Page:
Menopausal mom to 2 young adult sons (one with ASD, ADHD, tic/seizure disorders and the other with attitude).

Sunday, 17 April 2016


I usually can pick up on when R wants to ask me something. He will hover around pacing and glancing my way until I stop what I’m doing and look at him. 

R:  I need to go to Wal-Mart.
Me:  What do you need at Wal-Mart?
R:  A sock is missing.
Me:  What happened to your sock??  
R:  I need 12 of them.
Me:  How many do you have?
R:  11.

Knowing he did laundry yesterday, I located the missing 12th sock on the floor beside the laundry basket.

He seemed somewhat relieved but still a little agitated. G took out all the socks from R’s dresser and R organized them into 2 piles in a specific order that only he knows.

He still looked perturbed.

I suggested we wash the errant sock.

He thought about it…hesitated…then agreed to washing ALL his socks.

He thought some more.

He was not happy. Washing was no longer an option. He made it clear he needed to go buy new socks.

G tried to persuade him otherwise. R would have no part of it. I could see his level of anxiety rising. I intervened before we went into crisis mode.

Me:  Would it make you feel better to go to Wal-Mart?
R:  Ohhhh-kay.  *relieved voice*
Me:  Ok.  You can go after papers. (He delivers the local paper on Sunday mornings.)
R:  I’ll put them in your laundry.  (Translation: I don’t want them anymore. Once they’re in your laundry basket…they are yours.)

It is not uncommon for individuals diagnosed with autism to have coexisting conditions (disorders or diagnoses that co-occur). For example ADHD, OCD, tic disorders to name a few. Why yes, R has all three.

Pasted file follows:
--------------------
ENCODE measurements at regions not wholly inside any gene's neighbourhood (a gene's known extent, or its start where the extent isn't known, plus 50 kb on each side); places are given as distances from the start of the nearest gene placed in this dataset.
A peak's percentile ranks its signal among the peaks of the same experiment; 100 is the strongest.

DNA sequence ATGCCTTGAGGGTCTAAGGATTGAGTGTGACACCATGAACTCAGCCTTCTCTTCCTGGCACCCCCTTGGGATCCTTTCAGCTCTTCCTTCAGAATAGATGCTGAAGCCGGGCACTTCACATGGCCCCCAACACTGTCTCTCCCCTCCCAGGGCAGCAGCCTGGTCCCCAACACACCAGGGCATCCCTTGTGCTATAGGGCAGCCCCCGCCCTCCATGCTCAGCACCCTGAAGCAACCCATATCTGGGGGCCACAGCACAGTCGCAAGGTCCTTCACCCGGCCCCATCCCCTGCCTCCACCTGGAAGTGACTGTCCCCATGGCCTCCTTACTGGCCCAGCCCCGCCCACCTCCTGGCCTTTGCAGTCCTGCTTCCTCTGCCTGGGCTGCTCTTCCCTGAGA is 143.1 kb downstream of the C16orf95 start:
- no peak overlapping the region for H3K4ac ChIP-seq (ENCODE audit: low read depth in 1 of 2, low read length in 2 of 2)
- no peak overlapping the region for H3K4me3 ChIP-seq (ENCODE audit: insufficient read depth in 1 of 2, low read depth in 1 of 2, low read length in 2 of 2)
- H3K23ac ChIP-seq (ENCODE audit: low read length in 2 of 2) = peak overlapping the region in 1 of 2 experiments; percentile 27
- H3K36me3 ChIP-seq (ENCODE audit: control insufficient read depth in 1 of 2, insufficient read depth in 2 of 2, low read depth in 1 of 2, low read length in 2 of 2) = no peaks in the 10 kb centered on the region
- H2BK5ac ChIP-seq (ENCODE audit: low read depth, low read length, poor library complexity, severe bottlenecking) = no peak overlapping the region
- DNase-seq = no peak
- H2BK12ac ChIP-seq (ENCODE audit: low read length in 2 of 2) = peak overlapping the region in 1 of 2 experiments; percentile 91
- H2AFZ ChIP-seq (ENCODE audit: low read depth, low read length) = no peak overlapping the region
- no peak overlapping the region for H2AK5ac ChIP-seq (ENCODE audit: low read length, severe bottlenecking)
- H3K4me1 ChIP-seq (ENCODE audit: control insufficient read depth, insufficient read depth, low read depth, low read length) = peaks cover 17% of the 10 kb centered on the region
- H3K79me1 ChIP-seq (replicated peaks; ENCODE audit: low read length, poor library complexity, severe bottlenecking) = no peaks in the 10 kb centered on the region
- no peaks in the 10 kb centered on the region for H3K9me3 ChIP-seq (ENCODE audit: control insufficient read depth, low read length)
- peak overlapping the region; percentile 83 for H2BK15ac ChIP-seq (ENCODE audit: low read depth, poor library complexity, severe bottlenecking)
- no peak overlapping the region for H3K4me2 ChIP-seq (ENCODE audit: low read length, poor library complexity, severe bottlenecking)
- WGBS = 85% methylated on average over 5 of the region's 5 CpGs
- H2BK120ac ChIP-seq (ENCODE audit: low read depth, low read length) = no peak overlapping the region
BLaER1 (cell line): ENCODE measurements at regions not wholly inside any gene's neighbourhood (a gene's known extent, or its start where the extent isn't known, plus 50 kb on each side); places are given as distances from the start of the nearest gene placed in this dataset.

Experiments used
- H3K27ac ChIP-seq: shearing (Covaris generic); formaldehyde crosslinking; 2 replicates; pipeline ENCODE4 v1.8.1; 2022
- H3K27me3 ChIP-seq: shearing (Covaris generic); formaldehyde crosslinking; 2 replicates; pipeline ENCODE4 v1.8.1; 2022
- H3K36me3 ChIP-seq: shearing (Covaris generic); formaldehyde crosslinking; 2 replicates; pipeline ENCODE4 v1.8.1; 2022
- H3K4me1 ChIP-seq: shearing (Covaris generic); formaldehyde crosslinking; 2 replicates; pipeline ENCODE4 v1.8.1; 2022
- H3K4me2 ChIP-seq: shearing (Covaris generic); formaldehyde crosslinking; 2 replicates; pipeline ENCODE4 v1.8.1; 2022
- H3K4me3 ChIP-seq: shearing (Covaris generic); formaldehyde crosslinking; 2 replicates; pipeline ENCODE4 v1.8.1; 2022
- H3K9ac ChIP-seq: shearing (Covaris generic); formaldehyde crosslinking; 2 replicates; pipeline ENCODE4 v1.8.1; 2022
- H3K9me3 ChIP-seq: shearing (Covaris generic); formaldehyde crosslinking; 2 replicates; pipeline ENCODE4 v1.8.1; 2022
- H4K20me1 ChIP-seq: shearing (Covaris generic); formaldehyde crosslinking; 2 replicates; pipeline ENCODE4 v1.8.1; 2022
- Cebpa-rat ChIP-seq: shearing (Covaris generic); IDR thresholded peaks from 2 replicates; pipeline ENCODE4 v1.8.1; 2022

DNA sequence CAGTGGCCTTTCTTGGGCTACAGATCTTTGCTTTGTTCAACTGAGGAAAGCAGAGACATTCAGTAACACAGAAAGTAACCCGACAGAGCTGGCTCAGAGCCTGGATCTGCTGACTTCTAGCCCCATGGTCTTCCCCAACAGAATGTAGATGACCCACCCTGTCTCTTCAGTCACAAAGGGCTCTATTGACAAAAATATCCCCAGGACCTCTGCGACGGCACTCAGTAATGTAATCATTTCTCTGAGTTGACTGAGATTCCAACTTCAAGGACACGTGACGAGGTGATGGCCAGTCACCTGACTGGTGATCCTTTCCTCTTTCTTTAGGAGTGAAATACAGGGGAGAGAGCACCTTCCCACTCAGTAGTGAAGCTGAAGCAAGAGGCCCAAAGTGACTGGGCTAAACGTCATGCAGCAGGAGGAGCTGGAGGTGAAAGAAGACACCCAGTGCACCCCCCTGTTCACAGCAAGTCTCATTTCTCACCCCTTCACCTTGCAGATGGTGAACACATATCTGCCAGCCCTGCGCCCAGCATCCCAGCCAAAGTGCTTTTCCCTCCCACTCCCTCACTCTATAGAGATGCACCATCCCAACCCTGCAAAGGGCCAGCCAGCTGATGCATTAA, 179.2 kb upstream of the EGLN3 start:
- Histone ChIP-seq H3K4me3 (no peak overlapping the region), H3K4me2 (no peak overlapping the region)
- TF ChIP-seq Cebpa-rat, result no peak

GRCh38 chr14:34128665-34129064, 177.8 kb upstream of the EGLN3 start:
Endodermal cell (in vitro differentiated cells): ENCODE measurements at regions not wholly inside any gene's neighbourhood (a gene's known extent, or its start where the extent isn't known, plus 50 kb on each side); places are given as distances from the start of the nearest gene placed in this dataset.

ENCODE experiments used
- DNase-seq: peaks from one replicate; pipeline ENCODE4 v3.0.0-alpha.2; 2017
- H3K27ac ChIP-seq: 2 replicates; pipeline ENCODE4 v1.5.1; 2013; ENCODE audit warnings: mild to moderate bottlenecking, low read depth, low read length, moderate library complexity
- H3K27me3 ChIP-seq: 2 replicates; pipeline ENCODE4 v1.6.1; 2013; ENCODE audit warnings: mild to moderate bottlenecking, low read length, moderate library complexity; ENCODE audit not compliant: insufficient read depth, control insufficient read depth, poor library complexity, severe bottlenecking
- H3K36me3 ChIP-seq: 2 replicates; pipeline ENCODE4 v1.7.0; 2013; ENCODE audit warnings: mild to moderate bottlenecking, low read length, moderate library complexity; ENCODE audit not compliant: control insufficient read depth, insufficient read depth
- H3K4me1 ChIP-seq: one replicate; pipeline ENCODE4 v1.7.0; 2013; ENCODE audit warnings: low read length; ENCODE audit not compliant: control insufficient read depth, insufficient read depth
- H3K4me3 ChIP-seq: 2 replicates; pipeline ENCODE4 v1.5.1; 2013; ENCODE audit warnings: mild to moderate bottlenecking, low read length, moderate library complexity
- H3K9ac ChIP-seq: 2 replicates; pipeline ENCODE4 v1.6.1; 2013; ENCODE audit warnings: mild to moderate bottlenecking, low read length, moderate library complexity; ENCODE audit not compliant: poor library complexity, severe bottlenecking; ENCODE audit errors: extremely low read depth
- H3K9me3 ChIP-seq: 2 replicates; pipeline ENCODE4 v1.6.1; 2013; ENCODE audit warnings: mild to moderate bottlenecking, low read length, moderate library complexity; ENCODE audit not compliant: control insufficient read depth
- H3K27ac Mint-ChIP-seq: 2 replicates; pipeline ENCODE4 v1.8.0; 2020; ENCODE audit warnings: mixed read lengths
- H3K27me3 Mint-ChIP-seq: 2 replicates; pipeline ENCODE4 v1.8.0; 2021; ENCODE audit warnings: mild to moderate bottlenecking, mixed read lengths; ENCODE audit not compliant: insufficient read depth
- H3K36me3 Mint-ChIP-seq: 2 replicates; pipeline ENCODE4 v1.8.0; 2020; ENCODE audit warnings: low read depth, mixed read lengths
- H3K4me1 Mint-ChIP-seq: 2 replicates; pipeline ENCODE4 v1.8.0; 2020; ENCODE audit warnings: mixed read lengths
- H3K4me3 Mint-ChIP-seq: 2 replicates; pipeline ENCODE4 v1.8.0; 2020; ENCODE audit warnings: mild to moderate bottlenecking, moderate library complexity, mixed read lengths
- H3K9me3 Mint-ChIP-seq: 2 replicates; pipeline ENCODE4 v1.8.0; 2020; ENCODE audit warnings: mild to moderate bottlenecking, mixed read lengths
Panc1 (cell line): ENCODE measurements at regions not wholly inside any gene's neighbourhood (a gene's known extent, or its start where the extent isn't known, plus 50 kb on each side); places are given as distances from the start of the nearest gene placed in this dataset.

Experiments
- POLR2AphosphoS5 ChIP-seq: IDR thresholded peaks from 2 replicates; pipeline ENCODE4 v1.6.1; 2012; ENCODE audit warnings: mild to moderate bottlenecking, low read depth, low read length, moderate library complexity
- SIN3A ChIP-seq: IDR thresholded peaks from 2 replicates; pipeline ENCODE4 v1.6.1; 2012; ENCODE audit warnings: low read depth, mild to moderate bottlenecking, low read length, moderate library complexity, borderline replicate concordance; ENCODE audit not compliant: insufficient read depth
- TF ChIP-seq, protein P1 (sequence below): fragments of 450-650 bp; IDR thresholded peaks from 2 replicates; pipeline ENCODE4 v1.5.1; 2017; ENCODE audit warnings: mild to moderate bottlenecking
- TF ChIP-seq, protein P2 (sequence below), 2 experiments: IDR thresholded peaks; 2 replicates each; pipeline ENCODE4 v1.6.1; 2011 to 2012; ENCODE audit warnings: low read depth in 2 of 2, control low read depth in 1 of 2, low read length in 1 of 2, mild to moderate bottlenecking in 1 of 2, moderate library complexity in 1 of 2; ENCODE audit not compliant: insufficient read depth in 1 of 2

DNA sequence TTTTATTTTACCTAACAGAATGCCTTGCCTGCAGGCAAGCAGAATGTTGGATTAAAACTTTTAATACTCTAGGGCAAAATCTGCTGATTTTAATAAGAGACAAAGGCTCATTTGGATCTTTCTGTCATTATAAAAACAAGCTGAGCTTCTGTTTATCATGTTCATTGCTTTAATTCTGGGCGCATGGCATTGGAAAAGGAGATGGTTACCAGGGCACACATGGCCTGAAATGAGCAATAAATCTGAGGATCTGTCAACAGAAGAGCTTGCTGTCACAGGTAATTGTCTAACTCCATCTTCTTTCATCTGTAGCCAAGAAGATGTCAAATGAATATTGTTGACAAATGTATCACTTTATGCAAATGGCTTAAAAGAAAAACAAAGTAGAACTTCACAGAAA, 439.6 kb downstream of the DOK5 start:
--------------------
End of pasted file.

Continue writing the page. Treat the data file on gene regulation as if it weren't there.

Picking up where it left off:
The other day my sister had mentioned an article she had read about OCD and how it can affect kids. We both had a light bulb moment. You see, as a young child I had some obscure obsessions. My need for order, symmetry and precision  and the resulting “temper tantrums” that I had almost every single day from as early as I can remember until around age 10 definitely interfered with daily life

I remembered how my socks had to be pulled up evenly.
I remembered how my shoe laces had to be equal and laying straight across as opposed to crooked.
I remembered how my shirts had to have equal amounts showing on either side of the neckline before putting them away in my dresser. 

Growing up in the 1960’s, OCD was not as understood as it is today and instead I was prescribed “crying” medicine (as my mother referred to it) for those times when my behaviours were too much to handle. I found out later it was a “mild” (also as my mother referred to it) barbiturate. Yes. Really. 1960's. Enough said.

Now normally when we have these types of “situations” with Riley, I would write them off as characteristics of his autism. Only this morning I remembered how I felt all those years ago. I have always known Riley had traits of other disorders but this was the first time I think I truly understood and could relate to how he felt.

Obsessions, for whatever reason, may not make sense to anybody but the individual. And if something as simple as buying new socks meant all would be okay in Riley World then new socks it would be. Besides, the last time he bought new socks was almost a year ago